Now, this is the point where people will say that shares are different because you're buying into the future cashflow of a live business.... so in theory as that company grows, invests more and generates more profits, and somehow those profits will filter to the shareholders.....

Now i would accept that arguement if you could actually get a decent return on your shares in the form of dividends, which comfortably beats bank interest. Do any of you serious investors, invest based purely on dividends? because if you don't it seems stock market investors are quite like these current BTL investors who have to hope for capital gains

I commend your thinking & have to say that this is the first time I've heard this angle from someone on this forum.

You are essentially to my thinking saying that the forum accuses new BTL's of subsidising their tenants with negative cashflow investments with the hope of CG to compensate.

You are also saying that stock market investors are doing the same or worse, because many shares don't even pay a divided. What is the avg yield of the stock market at the moment? 3%? 2%?

Spot on and just another reason why property is such a winner & will continue to be a winner whilst yields are so high and IR's are where they are. 6.3% is the avg yield apparently.

I think the truth of the matter is that bears like shares because they can make a small investment. By their nature, bears are weary of large investments as they perceive larger risk. But the truth of the matter is that property has shown itself to be reliably less risky than shares. Bears just need to realise that you can't lose much from zero. That was my own starting philosophy. What did I have to lose doing what I was doing? Nothing. But if I failed to act on an opportunity, I would lose my chance to rise up from zero.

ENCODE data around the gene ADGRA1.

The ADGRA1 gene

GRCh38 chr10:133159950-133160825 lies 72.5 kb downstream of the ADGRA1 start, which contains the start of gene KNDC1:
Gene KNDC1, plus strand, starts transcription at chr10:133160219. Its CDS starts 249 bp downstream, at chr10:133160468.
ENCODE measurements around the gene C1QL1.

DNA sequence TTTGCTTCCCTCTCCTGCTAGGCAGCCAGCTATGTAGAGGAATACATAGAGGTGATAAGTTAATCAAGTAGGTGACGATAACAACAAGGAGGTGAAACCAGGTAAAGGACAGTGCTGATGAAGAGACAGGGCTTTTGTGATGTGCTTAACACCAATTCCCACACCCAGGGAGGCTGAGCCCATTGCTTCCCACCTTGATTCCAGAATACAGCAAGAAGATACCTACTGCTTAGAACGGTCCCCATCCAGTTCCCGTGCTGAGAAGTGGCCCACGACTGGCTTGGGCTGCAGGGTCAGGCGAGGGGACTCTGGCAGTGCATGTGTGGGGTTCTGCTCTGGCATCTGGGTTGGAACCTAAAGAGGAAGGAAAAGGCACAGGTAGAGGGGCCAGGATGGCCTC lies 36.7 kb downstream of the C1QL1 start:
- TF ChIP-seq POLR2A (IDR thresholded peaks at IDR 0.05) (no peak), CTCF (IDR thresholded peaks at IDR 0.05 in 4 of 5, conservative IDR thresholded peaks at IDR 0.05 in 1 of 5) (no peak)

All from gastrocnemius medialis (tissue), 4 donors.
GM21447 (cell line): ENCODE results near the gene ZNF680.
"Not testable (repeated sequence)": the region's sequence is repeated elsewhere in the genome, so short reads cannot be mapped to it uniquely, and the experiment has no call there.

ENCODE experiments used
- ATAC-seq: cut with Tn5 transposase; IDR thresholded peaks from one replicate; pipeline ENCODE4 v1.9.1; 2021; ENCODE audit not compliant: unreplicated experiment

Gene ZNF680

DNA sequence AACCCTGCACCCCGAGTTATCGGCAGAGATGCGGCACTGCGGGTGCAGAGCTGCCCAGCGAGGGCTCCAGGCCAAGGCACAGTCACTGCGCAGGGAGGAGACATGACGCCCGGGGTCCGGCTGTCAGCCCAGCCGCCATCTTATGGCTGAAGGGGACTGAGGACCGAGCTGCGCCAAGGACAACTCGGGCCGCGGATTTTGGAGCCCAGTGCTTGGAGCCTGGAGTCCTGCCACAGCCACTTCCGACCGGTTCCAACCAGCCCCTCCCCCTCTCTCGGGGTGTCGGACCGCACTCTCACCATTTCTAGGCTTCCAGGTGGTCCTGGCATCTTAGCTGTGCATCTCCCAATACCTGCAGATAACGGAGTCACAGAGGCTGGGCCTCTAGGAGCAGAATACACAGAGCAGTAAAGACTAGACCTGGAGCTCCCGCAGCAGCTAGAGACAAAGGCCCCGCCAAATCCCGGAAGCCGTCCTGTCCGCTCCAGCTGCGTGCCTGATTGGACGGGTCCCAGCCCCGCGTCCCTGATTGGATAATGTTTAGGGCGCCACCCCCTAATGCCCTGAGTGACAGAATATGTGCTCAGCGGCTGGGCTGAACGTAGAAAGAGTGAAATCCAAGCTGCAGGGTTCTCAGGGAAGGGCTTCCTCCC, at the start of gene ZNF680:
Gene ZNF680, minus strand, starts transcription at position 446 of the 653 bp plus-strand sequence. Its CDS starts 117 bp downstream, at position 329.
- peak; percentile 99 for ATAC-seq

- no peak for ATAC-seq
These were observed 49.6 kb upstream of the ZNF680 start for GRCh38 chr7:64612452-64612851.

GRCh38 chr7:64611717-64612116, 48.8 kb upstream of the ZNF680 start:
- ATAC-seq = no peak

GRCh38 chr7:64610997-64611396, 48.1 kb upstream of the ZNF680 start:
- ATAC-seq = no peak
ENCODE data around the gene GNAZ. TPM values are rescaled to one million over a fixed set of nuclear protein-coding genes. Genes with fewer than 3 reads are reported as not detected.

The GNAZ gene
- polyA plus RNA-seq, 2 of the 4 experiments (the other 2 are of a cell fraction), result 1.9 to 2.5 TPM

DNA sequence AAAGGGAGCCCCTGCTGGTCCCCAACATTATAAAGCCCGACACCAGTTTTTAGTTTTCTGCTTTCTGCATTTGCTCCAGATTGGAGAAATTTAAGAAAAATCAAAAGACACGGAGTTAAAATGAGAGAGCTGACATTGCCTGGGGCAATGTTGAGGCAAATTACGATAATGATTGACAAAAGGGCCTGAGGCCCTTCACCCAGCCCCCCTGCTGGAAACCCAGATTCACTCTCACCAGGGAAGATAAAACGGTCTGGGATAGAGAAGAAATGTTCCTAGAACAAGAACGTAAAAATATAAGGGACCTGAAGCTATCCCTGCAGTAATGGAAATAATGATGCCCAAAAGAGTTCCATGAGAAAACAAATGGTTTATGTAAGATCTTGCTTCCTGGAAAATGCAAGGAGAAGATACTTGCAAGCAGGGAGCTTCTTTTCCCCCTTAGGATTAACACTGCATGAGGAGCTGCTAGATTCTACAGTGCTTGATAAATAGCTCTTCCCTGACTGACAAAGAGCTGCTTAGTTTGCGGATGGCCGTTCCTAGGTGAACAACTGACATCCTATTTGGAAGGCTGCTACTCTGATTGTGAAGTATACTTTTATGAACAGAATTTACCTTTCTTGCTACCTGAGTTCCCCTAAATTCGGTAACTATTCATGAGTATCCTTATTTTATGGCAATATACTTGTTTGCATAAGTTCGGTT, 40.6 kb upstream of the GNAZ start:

Right now there are plenty of opportunities out there, but bears just see the risk of failure. What about the risk of failing to succeed, isn't that worth more?

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Spot on and just another reason why property is such a winner & will continue to be a winner whilst yields are so high and IR's are where they are. 6.3% is the avg yield apparently.

Highly debatable figure that one, but probably achievable in shared houses etc. at a push. But then I'd want to offset the yield with higher management charges (my time) - so pushing the yield lower. Flat yields are lower than this.

Spot on and just another reason why property is such a winner & will continue to be a winner whilst yields are so high and IR's are where they are. 6.3% is the avg yield apparently. What is the avg yield of the stock market at the moment? 3%? 2%?

Fairer to compare P/E with BTL yield. You also need to consider whether or not the risk premium on each of these investments is fair. Current house prices have broadly the same risk premium as 15 years ago despite general wage disinflation over that time.

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Spot on and just another reason why property is such a winner & will continue to be a winner whilst yields are so high and IR's are where they are. 6.3% is the avg yield apparently